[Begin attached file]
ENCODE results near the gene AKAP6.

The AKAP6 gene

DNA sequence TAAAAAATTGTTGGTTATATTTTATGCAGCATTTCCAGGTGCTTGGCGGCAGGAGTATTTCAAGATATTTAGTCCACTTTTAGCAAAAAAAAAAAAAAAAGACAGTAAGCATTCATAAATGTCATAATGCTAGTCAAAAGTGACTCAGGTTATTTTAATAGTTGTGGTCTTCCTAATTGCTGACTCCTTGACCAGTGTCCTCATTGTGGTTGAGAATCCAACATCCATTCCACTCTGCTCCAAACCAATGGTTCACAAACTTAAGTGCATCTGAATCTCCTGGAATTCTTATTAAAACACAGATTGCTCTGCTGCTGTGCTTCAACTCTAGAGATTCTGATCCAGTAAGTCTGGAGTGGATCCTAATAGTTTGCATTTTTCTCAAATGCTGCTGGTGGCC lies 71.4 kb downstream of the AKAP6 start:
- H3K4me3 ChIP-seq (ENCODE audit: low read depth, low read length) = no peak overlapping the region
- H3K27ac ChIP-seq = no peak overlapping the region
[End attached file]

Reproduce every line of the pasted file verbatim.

ENCODE results near the gene AKAP6.

The AKAP6 gene

DNA sequence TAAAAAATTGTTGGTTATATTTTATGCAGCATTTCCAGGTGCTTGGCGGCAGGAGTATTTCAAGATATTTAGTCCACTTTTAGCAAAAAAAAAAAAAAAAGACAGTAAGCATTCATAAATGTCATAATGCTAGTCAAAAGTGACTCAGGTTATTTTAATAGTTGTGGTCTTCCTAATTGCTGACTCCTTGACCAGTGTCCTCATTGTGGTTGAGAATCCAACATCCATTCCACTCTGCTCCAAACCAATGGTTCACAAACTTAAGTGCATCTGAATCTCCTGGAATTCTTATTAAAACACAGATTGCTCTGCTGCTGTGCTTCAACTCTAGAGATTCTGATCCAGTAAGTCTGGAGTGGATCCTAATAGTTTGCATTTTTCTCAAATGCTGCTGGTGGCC lies 71.4 kb downstream of the AKAP6 start:
- H3K4me3 ChIP-seq (ENCODE audit: low read depth, low read length) = no peak overlapping the region
- H3K27ac ChIP-seq = no peak overlapping the region